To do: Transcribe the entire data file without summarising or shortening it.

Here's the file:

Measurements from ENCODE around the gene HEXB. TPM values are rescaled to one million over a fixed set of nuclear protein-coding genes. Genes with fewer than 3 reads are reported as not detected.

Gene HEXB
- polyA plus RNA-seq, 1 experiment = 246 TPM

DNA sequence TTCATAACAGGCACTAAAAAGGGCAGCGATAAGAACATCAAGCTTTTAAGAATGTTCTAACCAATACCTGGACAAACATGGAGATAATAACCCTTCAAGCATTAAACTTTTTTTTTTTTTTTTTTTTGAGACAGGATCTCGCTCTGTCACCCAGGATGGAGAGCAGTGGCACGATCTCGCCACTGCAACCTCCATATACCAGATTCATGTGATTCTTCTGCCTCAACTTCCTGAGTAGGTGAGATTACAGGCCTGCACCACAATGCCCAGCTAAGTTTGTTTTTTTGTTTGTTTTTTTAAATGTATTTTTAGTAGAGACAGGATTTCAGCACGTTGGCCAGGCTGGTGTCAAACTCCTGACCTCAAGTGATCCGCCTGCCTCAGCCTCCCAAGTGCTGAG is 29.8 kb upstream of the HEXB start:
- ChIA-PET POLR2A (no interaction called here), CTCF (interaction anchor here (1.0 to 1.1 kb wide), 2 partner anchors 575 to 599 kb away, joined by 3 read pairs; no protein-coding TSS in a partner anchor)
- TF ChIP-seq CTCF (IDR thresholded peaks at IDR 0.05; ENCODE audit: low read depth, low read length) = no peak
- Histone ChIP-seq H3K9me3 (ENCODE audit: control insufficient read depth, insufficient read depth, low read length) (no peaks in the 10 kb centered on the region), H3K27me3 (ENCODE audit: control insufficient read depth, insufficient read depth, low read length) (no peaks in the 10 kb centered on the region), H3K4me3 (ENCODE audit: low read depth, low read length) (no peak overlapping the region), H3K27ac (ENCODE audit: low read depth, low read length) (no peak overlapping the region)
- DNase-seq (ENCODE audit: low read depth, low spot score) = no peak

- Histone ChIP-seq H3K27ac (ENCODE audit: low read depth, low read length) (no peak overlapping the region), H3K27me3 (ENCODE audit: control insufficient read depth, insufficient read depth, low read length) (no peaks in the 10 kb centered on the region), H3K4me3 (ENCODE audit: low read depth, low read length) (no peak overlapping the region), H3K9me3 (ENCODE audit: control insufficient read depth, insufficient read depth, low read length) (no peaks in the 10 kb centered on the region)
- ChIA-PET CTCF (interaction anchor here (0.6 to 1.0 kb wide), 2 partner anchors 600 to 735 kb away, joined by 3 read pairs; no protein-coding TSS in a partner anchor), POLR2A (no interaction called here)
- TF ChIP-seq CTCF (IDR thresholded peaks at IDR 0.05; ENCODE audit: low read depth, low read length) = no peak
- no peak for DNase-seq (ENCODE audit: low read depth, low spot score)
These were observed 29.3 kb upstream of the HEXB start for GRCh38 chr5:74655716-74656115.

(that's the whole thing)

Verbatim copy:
Measurements from ENCODE around the gene HEXB. TPM values are rescaled to one million over a fixed set of nuclear protein-coding genes. Genes with fewer than 3 reads are reported as not detected.

Gene HEXB
- polyA plus RNA-seq, 1 experiment = 246 TPM

DNA sequence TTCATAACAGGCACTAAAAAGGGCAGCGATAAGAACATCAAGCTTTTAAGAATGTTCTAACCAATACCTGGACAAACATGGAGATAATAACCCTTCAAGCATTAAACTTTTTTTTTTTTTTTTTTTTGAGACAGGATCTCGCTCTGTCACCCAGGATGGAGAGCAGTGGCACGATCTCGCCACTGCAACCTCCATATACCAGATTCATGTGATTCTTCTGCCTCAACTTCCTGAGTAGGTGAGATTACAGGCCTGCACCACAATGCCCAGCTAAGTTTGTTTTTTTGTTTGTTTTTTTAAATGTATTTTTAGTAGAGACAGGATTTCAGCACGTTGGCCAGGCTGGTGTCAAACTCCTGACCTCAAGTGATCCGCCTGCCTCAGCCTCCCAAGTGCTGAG is 29.8 kb upstream of the HEXB start:
- ChIA-PET POLR2A (no interaction called here), CTCF (interaction anchor here (1.0 to 1.1 kb wide), 2 partner anchors 575 to 599 kb away, joined by 3 read pairs; no protein-coding TSS in a partner anchor)
- TF ChIP-seq CTCF (IDR thresholded peaks at IDR 0.05; ENCODE audit: low read depth, low read length) = no peak
- Histone ChIP-seq H3K9me3 (ENCODE audit: control insufficient read depth, insufficient read depth, low read length) (no peaks in the 10 kb centered on the region), H3K27me3 (ENCODE audit: control insufficient read depth, insufficient read depth, low read length) (no peaks in the 10 kb centered on the region), H3K4me3 (ENCODE audit: low read depth, low read length) (no peak overlapping the region), H3K27ac (ENCODE audit: low read depth, low read length) (no peak overlapping the region)
- DNase-seq (ENCODE audit: low read depth, low spot score) = no peak

- Histone ChIP-seq H3K27ac (ENCODE audit: low read depth, low read length) (no peak overlapping the region), H3K27me3 (ENCODE audit: control insufficient read depth, insufficient read depth, low read length) (no peaks in the 10 kb centered on the region), H3K4me3 (ENCODE audit: low read depth, low read length) (no peak overlapping the region), H3K9me3 (ENCODE audit: control insufficient read depth, insufficient read depth, low read length) (no peaks in the 10 kb centered on the region)
- ChIA-PET CTCF (interaction anchor here (0.6 to 1.0 kb wide), 2 partner anchors 600 to 735 kb away, joined by 3 read pairs; no protein-coding TSS in a partner anchor), POLR2A (no interaction called here)
- TF ChIP-seq CTCF (IDR thresholded peaks at IDR 0.05; ENCODE audit: low read depth, low read length) = no peak
- no peak for DNase-seq (ENCODE audit: low read depth, low spot score)
These were observed 29.3 kb upstream of the HEXB start for GRCh38 chr5:74655716-74656115.